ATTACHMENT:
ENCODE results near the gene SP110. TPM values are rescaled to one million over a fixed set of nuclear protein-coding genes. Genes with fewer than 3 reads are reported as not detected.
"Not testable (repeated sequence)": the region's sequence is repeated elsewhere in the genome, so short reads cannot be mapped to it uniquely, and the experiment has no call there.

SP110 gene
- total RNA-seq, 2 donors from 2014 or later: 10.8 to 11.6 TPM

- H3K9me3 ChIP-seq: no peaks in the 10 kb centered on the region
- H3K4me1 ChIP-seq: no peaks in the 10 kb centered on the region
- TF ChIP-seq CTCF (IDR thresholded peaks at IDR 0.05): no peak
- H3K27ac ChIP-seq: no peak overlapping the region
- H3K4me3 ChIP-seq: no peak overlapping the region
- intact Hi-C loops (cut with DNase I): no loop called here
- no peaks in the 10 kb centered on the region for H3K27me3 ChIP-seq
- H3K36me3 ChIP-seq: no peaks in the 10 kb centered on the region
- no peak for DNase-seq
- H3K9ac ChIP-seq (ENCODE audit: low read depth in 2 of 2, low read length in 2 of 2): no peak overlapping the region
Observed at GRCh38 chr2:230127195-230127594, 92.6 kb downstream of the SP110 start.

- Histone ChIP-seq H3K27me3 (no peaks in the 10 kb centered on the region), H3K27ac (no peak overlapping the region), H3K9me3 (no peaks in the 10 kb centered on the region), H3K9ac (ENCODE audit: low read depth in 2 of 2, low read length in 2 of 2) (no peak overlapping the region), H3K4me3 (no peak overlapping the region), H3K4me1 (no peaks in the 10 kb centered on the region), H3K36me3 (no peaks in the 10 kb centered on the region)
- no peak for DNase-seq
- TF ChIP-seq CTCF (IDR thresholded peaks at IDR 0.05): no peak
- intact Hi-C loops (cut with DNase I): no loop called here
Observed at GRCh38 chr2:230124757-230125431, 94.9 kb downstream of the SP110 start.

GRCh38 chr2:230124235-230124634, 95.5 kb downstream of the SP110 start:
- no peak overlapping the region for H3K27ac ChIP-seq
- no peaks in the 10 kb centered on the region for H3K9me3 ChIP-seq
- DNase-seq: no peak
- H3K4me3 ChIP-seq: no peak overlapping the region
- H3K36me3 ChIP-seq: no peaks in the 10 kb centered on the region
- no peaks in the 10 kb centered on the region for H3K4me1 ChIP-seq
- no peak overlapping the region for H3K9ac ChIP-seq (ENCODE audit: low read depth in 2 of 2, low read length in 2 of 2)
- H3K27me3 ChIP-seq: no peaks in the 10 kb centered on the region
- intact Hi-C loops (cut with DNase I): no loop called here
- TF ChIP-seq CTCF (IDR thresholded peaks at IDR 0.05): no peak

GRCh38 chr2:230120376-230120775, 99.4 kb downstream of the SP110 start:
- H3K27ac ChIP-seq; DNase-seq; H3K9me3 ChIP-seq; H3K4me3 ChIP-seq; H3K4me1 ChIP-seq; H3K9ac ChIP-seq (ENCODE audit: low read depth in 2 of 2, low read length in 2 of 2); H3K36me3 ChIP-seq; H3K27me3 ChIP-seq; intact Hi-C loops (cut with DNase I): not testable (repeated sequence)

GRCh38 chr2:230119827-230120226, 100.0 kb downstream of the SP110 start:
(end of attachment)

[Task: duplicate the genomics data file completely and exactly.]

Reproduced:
ENCODE results near the gene SP110. TPM values are rescaled to one million over a fixed set of nuclear protein-coding genes. Genes with fewer than 3 reads are reported as not detected.
"Not testable (repeated sequence)": the region's sequence is repeated elsewhere in the genome, so short reads cannot be mapped to it uniquely, and the experiment has no call there.

SP110 gene
- total RNA-seq, 2 donors from 2014 or later: 10.8 to 11.6 TPM

- H3K9me3 ChIP-seq: no peaks in the 10 kb centered on the region
- H3K4me1 ChIP-seq: no peaks in the 10 kb centered on the region
- TF ChIP-seq CTCF (IDR thresholded peaks at IDR 0.05): no peak
- H3K27ac ChIP-seq: no peak overlapping the region
- H3K4me3 ChIP-seq: no peak overlapping the region
- intact Hi-C loops (cut with DNase I): no loop called here
- no peaks in the 10 kb centered on the region for H3K27me3 ChIP-seq
- H3K36me3 ChIP-seq: no peaks in the 10 kb centered on the region
- no peak for DNase-seq
- H3K9ac ChIP-seq (ENCODE audit: low read depth in 2 of 2, low read length in 2 of 2): no peak overlapping the region
Observed at GRCh38 chr2:230127195-230127594, 92.6 kb downstream of the SP110 start.

- Histone ChIP-seq H3K27me3 (no peaks in the 10 kb centered on the region), H3K27ac (no peak overlapping the region), H3K9me3 (no peaks in the 10 kb centered on the region), H3K9ac (ENCODE audit: low read depth in 2 of 2, low read length in 2 of 2) (no peak overlapping the region), H3K4me3 (no peak overlapping the region), H3K4me1 (no peaks in the 10 kb centered on the region), H3K36me3 (no peaks in the 10 kb centered on the region)
- no peak for DNase-seq
- TF ChIP-seq CTCF (IDR thresholded peaks at IDR 0.05): no peak
- intact Hi-C loops (cut with DNase I): no loop called here
Observed at GRCh38 chr2:230124757-230125431, 94.9 kb downstream of the SP110 start.

GRCh38 chr2:230124235-230124634, 95.5 kb downstream of the SP110 start:
- no peak overlapping the region for H3K27ac ChIP-seq
- no peaks in the 10 kb centered on the region for H3K9me3 ChIP-seq
- DNase-seq: no peak
- H3K4me3 ChIP-seq: no peak overlapping the region
- H3K36me3 ChIP-seq: no peaks in the 10 kb centered on the region
- no peaks in the 10 kb centered on the region for H3K4me1 ChIP-seq
- no peak overlapping the region for H3K9ac ChIP-seq (ENCODE audit: low read depth in 2 of 2, low read length in 2 of 2)
- H3K27me3 ChIP-seq: no peaks in the 10 kb centered on the region
- intact Hi-C loops (cut with DNase I): no loop called here
- TF ChIP-seq CTCF (IDR thresholded peaks at IDR 0.05): no peak

GRCh38 chr2:230120376-230120775, 99.4 kb downstream of the SP110 start:
- H3K27ac ChIP-seq; DNase-seq; H3K9me3 ChIP-seq; H3K4me3 ChIP-seq; H3K4me1 ChIP-seq; H3K9ac ChIP-seq (ENCODE audit: low read depth in 2 of 2, low read length in 2 of 2); H3K36me3 ChIP-seq; H3K27me3 ChIP-seq; intact Hi-C loops (cut with DNase I): not testable (repeated sequence)

GRCh38 chr2:230119827-230120226, 100.0 kb downstream of the SP110 start: